Jump to ContentJump to Main Navigation
Exits from the LabyrinthCulture and Ideology in the Mexican National Space$
Users without a subscription are not able to see the full content.

Claudio Lomnitz-Adler

Print publication date: 1993

Print ISBN-13: 9780520077881

Published to California Scholarship Online: May 2012

DOI: 10.1525/california/9780520077881.001.0001

Show Summary Details
Page of

PRINTED FROM CALIFORNIA SCHOLARSHIP ONLINE (www.california.universitypressscholarship.com). (c) Copyright University of California Press, 2021. All Rights Reserved. An individual user may print out a PDF of a single chapter of a monograph in CALSO for personal use.date: 28 September 2021

Cultural Hegemony in Morelos: General Background

Cultural Hegemony in Morelos: General Background

Chapter:
(p.61) 3 Cultural Hegemony in Morelos: General Background
Source:
Exits from the Labyrinth
Author(s):

Claudio Lomnitz-Adler

Publisher:
University of California Press
DOI:10.1525/california/9780520077881.003.0004

This chapter presents the nature of and limits to regional cultural hegemony in Morelos by discussing the general history of the conformation of the Morelos region and the relation between the political integration of Morelos and cultural hegemony. Morelos' proximity to Mexico City has held the development of regional economic and political elite. The transformation of Morelos' regional economy from its agricultural base to an industrial and service base initially reinforced the old core/periphery structure. The historical weakness of Morelos' elites is attributable to the region's position in Mexican political and economic geography. The proof of the weakness of Morelos' autochthonous Porfirian elites is in the Revolution itself. Politically, Morelos can be described as a region wherein the upper bureaucratic echelons have the power to appoint key officers at the local level. The weakness of the regional economic groups helps explain the issue of the political articulation of the region.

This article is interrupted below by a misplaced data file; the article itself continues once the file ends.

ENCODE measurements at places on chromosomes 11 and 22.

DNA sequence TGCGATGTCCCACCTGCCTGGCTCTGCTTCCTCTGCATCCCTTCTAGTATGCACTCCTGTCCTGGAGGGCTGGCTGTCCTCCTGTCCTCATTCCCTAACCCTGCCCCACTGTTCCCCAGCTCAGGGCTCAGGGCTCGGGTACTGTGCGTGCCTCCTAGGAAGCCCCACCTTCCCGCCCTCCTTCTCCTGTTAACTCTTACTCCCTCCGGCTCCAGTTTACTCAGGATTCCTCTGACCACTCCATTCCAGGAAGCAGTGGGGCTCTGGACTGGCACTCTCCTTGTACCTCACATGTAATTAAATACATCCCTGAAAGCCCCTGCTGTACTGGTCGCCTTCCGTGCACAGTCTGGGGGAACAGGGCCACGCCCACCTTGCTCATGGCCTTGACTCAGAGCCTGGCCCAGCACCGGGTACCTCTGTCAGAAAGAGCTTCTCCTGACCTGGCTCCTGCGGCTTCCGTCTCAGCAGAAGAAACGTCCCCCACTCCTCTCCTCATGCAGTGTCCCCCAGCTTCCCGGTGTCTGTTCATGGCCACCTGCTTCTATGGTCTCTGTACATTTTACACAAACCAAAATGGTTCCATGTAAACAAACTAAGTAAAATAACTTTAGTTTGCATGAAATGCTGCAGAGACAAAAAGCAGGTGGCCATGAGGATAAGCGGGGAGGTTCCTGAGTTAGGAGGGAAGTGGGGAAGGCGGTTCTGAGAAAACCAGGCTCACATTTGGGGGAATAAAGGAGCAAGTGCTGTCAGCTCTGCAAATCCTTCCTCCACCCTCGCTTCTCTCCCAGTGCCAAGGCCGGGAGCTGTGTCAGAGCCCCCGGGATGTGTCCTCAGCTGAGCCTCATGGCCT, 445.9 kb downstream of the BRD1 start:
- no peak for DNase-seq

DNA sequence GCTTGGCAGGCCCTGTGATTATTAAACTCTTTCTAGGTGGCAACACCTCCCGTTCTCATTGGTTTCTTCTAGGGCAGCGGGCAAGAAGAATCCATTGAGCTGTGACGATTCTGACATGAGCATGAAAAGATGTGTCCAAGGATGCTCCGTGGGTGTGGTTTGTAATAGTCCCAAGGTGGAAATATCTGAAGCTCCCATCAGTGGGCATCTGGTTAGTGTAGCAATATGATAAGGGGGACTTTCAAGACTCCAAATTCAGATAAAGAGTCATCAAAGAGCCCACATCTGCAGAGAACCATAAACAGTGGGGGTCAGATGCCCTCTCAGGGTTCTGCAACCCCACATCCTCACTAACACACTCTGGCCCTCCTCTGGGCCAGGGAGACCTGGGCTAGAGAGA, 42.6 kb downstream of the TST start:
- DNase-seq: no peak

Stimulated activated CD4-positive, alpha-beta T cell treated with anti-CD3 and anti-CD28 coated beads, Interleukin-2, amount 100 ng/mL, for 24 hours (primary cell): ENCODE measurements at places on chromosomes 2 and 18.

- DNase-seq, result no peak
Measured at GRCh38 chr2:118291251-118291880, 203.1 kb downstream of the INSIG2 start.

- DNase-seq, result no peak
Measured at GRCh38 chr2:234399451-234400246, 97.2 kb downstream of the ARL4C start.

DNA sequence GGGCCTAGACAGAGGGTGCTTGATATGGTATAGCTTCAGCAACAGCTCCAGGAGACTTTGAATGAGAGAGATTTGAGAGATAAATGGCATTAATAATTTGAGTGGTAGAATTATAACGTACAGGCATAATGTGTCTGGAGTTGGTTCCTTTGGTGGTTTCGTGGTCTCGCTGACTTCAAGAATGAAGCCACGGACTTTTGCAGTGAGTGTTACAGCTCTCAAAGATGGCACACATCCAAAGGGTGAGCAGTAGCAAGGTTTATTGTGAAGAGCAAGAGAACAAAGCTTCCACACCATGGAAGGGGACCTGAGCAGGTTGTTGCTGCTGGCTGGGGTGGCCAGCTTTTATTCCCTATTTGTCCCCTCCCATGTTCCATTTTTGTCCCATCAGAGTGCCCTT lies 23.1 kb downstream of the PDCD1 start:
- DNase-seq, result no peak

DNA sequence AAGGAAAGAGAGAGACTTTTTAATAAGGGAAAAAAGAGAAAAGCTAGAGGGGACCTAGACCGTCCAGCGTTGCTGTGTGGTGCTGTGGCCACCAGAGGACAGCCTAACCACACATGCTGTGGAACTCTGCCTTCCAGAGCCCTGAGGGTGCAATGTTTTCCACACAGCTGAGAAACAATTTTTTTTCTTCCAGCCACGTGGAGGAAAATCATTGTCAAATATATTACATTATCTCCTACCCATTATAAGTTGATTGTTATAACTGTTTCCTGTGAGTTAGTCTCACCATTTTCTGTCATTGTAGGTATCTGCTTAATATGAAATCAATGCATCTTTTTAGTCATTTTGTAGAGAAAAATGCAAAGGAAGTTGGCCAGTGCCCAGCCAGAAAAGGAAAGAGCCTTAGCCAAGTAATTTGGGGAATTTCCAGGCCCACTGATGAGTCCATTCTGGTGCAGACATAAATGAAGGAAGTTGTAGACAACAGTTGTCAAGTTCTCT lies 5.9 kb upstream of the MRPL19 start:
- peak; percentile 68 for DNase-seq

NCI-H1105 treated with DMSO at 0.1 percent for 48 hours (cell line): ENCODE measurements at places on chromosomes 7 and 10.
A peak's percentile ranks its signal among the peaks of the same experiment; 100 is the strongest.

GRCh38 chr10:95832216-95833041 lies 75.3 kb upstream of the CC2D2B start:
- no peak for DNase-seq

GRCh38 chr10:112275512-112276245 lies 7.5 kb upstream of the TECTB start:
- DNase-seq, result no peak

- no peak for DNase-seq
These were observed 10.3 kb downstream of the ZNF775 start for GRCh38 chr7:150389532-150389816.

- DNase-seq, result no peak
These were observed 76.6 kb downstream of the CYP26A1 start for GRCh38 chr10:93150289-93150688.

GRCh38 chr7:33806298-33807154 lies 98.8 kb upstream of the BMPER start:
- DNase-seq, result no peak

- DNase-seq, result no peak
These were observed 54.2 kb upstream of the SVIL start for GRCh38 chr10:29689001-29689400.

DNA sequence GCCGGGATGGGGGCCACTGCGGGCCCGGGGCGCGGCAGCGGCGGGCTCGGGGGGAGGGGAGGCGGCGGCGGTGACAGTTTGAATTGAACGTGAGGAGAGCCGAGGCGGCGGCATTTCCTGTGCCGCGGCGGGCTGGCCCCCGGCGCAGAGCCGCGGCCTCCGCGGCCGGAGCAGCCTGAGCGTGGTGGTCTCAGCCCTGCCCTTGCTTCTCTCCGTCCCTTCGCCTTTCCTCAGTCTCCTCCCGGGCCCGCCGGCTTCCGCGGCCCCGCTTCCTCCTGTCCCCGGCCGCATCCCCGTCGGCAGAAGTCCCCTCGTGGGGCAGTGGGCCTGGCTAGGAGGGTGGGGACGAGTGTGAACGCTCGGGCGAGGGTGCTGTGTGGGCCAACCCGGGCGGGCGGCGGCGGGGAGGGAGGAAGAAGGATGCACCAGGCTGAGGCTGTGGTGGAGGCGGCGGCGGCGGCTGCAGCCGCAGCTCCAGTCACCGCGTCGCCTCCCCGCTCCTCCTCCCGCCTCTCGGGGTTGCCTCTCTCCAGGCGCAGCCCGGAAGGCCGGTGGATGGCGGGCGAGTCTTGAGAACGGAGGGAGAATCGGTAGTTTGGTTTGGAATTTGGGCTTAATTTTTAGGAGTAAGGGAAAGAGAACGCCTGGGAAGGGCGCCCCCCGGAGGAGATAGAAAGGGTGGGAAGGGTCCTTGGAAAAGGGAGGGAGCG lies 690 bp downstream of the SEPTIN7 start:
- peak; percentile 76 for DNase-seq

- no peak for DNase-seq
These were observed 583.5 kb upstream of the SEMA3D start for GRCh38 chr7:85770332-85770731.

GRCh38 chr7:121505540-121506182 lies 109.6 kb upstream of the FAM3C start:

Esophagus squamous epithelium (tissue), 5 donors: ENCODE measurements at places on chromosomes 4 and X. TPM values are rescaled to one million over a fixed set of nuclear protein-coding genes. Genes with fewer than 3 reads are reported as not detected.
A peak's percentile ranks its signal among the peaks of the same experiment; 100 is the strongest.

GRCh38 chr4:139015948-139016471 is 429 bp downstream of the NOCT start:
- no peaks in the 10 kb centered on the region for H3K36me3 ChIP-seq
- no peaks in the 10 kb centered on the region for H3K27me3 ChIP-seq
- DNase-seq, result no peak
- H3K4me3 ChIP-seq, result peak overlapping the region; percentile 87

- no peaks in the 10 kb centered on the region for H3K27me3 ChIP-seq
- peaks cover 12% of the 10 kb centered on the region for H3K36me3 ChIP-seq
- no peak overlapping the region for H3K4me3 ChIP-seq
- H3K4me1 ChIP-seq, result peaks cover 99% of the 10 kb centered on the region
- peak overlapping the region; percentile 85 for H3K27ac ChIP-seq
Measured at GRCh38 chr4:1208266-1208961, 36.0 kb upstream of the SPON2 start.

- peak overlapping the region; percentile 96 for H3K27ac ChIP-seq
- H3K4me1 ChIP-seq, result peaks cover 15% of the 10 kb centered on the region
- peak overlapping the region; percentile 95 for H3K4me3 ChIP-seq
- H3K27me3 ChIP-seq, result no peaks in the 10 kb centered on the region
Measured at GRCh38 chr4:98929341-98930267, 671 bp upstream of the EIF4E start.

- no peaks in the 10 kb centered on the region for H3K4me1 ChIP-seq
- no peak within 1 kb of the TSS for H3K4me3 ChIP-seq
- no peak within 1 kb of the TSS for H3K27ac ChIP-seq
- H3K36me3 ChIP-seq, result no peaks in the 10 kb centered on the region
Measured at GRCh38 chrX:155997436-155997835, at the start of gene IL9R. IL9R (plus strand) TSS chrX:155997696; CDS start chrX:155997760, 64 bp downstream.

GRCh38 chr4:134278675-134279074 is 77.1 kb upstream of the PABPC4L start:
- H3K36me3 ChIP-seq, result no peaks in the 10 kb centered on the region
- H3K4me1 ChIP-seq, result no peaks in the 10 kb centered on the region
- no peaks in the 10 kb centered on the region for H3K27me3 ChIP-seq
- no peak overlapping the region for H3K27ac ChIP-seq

Keywords:   regional cultural hegemony, Morelos, political integration, Mexico City, political elite, regional economy, Porfirian elites

California Scholarship Online requires a subscription or purchase to access the full text of books within the service. Public users can however freely search the site and view the abstracts and keywords for each book and chapter.

Please, subscribe or login to access full text content.

If you think you should have access to this title, please contact your librarian.

To troubleshoot, please check our FAQs, and if you can't find the answer there, please contact us.